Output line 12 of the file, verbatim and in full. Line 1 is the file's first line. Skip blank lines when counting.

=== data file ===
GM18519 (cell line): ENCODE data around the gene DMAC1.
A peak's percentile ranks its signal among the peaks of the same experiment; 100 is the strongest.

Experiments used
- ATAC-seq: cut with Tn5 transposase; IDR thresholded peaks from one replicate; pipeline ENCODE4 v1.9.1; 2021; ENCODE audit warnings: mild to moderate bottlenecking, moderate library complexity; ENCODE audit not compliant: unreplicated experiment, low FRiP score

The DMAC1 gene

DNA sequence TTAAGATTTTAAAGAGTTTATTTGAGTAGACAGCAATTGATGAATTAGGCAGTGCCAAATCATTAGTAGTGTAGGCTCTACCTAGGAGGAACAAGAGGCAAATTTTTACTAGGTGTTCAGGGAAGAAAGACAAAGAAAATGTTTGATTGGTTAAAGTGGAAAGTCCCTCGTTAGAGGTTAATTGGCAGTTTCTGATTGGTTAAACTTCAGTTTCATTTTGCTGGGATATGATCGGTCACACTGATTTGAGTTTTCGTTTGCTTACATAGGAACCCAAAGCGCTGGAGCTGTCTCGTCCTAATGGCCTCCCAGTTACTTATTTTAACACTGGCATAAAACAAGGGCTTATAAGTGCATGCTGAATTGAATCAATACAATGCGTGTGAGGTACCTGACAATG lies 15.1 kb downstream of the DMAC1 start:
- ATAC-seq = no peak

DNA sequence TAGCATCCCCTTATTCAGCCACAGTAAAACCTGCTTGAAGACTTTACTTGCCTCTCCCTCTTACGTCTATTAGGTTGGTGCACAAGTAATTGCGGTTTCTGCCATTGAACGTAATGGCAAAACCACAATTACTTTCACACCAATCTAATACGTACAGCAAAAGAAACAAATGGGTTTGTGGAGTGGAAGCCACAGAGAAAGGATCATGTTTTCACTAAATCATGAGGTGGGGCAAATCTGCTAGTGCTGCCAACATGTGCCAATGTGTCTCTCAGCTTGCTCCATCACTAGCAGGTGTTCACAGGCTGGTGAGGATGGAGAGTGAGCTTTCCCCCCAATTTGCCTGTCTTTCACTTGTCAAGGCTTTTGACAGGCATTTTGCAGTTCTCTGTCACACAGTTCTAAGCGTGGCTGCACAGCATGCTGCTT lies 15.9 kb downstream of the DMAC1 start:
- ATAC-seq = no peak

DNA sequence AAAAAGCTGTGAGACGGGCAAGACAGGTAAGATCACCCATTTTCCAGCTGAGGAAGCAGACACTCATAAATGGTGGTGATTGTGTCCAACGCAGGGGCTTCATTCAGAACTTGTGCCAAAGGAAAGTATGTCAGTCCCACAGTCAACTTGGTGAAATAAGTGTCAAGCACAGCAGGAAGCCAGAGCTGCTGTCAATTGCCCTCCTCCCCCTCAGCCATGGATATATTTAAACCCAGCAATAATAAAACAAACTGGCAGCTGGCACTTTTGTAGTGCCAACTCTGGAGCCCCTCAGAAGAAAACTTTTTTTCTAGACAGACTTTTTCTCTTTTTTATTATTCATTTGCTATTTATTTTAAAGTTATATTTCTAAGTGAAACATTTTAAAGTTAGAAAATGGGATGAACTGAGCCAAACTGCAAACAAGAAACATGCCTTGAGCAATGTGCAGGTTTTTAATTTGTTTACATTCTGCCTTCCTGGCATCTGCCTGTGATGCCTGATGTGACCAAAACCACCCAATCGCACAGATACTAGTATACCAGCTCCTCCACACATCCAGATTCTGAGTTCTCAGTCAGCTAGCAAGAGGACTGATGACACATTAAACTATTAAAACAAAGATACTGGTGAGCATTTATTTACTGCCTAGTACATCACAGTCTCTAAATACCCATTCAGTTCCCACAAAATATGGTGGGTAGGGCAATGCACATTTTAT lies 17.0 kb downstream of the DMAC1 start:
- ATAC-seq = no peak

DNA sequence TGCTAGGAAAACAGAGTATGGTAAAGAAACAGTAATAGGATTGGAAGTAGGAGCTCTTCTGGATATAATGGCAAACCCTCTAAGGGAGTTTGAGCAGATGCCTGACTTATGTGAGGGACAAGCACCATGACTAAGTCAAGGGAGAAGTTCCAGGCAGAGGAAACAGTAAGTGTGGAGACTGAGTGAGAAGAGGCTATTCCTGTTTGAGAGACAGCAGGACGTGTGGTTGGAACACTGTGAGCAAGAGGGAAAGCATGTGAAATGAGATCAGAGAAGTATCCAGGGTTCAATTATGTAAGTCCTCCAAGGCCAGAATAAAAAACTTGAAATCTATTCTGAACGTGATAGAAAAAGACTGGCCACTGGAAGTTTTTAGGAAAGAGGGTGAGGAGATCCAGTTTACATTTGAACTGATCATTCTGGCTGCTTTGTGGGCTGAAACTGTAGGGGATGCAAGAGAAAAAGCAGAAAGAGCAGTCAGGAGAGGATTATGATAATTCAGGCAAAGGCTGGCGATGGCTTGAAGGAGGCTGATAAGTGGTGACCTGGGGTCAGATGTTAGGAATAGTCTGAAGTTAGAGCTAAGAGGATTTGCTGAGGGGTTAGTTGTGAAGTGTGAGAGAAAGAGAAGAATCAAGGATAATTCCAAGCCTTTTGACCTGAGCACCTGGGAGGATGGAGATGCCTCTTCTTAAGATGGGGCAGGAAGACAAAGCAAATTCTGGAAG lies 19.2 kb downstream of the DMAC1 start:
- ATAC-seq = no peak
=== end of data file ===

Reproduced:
DNA sequence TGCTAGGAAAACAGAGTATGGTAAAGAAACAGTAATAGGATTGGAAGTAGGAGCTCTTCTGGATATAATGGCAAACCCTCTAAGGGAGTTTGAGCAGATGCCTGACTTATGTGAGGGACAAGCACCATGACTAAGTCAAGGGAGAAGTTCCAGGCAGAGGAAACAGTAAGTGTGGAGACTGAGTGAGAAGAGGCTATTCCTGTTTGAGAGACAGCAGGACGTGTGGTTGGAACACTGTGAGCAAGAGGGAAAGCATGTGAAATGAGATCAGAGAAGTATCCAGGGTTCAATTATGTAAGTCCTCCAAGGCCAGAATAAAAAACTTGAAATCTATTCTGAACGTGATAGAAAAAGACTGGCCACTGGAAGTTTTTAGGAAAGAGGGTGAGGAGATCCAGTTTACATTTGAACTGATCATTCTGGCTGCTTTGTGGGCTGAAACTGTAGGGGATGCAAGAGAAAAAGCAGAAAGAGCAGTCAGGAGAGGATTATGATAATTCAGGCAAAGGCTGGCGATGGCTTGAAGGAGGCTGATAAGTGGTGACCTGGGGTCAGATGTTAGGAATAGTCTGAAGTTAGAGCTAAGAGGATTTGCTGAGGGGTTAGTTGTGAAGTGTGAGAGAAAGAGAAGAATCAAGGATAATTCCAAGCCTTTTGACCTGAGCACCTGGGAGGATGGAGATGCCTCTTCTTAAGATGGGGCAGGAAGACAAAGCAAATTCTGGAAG lies 19.2 kb downstream of the DMAC1 start: